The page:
On Mon, Jun 5, 2017 at 7:26 PM, Tom Lane <t...@sss.pgh.pa.us> wrote:
> Amit Kapila <amit.kapil...@gmail.com> writes:
>> Sure. I think it is slightly tricky because specs don't say clearly
>> how ASLR can impact the behavior of any API and in my last attempt I
>> could not reproduce the issue.
>> I can try to do basic verification with the patch you have proposed,
>> but I fear, to do the actual tests as suggested by you is difficult as
>> it is not reproducible on my machine, but I can still try.
> Yeah, being able to reproduce the problem reliably enough to say whether
> it's fixed or not is definitely the sticking point here.
Agreed. By the way, while browsing about this problem, I found that
one other open source (nginx) has used a solution similar to what
Andres was proposing upthread to solve this problem. Refer:
Just to be clear, by above, I don't mean to say that if some other
open source is using some solution, we should also use it, but I think
it is worth considering (especially if it is a proven solution - just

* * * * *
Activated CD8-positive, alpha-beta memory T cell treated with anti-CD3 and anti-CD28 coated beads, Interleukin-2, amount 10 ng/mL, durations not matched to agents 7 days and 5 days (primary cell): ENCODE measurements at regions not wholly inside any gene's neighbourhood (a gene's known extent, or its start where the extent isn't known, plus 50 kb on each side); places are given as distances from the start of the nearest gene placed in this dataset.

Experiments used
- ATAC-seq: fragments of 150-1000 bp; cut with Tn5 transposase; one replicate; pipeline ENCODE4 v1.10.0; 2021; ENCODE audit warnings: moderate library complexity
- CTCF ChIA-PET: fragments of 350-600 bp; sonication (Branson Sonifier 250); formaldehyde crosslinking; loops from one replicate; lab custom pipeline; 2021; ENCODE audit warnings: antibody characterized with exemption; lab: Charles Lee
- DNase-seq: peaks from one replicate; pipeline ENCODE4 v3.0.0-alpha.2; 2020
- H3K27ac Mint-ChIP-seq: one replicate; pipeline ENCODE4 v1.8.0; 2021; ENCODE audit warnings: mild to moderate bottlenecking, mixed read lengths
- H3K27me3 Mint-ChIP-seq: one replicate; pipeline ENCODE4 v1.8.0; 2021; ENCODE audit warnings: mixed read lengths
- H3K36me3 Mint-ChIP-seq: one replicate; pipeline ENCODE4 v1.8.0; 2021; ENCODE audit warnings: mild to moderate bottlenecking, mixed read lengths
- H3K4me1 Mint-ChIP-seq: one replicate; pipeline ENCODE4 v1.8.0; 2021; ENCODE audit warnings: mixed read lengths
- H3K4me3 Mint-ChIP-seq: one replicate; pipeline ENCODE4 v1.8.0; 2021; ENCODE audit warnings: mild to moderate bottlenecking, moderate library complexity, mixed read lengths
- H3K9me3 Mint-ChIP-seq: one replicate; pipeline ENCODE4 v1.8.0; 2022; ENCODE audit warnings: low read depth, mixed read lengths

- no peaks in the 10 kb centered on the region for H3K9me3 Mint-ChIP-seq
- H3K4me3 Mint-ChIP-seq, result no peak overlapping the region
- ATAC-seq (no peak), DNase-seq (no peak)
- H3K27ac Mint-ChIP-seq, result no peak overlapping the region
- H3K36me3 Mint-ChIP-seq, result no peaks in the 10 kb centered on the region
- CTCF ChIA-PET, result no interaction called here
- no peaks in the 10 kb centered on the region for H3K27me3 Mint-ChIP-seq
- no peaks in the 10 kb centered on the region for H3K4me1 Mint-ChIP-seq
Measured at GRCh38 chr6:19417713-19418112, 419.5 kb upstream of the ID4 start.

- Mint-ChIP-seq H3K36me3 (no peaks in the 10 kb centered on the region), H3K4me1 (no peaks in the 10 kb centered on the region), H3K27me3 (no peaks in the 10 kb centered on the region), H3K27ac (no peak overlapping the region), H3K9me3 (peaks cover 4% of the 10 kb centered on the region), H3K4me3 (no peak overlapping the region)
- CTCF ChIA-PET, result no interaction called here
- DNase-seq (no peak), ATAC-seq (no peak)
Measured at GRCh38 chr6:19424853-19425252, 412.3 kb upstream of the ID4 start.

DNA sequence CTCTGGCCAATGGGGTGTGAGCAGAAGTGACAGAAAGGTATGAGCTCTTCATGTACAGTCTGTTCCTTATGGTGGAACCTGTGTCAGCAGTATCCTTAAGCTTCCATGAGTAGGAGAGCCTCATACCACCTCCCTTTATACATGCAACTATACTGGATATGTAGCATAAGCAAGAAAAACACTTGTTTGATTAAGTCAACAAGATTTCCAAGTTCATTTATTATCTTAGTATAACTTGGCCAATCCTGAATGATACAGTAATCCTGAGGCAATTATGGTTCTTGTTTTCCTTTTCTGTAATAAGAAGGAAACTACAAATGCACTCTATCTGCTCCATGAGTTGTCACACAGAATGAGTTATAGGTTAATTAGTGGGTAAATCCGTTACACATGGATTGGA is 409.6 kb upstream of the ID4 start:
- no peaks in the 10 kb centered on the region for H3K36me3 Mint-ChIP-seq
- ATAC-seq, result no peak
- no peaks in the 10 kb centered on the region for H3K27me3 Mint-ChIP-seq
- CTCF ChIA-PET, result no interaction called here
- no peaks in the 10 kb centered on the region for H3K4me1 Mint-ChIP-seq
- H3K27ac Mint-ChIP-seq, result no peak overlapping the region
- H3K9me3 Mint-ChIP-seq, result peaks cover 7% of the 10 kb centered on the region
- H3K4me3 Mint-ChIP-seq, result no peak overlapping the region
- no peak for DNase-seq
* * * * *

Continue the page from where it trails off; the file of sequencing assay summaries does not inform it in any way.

saying based on the time (2015) it has been committed and sustained in
> I have some
> ideas about that:
> 1. Be sure to use Win32 not Win64 --- the odds of a failure in the larger
> address space are so small you'd never prove anything. (And of course
> it has to be a version that has ASLR enabled.)
I don't have access to Win32, so I request others who are reading this
and have access to Win32 to see if they can help in reproducing the
> 2. Revert 7f3e17b48 so that you have an ASLR-enabled build.
> 3. Crank shared_buffers to the maximum the machine will allow, reducing
> the amount of free address space and improving the odds of a collision.
> 4. Spawn lots of sessions --- pgbench with -C option might be a useful
> testing tool.
All are very good points and I think together they will certainly
improve the chances of reproducing this problem.
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